Malaria continues to select for sickle cell trait in Central Africa.

Sickle cell disease (SCD) is a genetic disorder that poses a serious health threat in tropical Africa, which the World Health Organization has declared a public health priority. Its persistence in human populations has been attributed to the resistance it provides to Plasmodium falciparum malaria in its heterozygous state, called sickle cell trait (SCT). Because of migration, SCT is becoming common outside tropical countries: It is now the most important genetic disorder in France, affecting one birth for every 2,400, and one of the most common in the United States. We assess the strength of the association between SCT and malaria, using current data for both SCT and malaria infections. A total of 3,959 blood samples from 195 villages distributed over the entire Republic of Gabon were analyzed. Hemoglobin variants were identified by using HPLCy (HPLC). Infections by three species of Plasmodium were detected by PCR followed by sequencing of a 201-bp fragment of cytochrome b. An increase of 10% in P. falciparum malaria prevalence is associated with an increase by 4.3% of SCT carriers. An increase of 10 y of age is associated with an increase by 5.5% of SCT carriers. Sex is not associated with SCT. These strong associations show that malaria remains a selective factor in current human populations, despite the progress of medicine and the actions undertaken to fight this disease. Our results provide evidence that evolution is still present in humans, although this is sometimes questioned by scientific, political, or religious personalities.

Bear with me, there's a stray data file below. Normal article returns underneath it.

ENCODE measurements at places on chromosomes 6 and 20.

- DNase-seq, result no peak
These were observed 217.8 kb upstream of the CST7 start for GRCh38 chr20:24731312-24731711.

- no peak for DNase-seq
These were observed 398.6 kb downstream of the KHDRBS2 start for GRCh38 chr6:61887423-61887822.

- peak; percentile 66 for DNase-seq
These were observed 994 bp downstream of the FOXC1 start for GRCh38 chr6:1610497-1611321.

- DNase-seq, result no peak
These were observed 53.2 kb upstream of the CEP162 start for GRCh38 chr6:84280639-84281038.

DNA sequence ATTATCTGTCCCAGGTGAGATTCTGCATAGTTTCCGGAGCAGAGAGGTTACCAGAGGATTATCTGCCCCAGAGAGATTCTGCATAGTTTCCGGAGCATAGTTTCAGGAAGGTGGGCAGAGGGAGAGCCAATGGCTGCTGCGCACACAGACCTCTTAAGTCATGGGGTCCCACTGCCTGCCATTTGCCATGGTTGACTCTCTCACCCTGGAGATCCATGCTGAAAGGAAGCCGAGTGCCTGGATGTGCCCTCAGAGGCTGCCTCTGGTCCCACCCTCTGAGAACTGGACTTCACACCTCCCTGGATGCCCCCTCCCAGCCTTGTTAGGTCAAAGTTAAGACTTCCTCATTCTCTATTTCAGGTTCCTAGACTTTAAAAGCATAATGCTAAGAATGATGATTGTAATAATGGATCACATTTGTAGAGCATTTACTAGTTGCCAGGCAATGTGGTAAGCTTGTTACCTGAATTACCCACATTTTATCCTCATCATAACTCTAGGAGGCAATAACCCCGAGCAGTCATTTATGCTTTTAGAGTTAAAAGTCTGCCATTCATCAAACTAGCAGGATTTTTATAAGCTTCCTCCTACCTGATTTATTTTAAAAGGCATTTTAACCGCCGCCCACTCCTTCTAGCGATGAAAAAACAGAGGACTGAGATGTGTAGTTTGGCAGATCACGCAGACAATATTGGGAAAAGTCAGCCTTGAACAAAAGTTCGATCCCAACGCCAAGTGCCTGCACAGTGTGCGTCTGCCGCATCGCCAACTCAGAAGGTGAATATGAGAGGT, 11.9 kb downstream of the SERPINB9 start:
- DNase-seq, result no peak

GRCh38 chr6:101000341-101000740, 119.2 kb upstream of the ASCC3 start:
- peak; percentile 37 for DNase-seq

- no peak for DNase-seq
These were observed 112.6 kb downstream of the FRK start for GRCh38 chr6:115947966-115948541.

AuthorsEric Elguero, Lucrèce M Délicat-Loembet, Virginie Rougeron, Céline Arnathau, Benjamin Roche, Pierre Becquart, Jean-Paul Gonzalez, Dieudonné Nkoghe, Lucas Sica, Eric M Leroy, Patrick Durand, Francisco J Ayala, Benjamin Ollomo, François Renaud, Franck Prugnolle
JournalProceedings of the National Academy of Sciences of the United States of America (Proc Natl Acad Sci U S A) Vol. 112 Issue 22 Pg. 7051-4 (Jun 2 2015) ISSN: 1091-6490 [Electronic] United States
PMID25941403 (Publication Type: Journal Article, Research Support, Non-U.S. Gov't)
  • Age Factors
  • Anemia, Sickle Cell (epidemiology, genetics)
  • Base Sequence
  • Biological Evolution
  • Chromatography, High Pressure Liquid
  • Cohort Studies
  • Gabon (epidemiology)
  • Humans
  • Malaria, Falciparum (epidemiology, genetics)
  • Molecular Sequence Data
  • Plasmodium (genetics)
  • Polymerase Chain Reaction
  • Selection, Genetic
  • Sequence Analysis, DNA
  • Species Specificity

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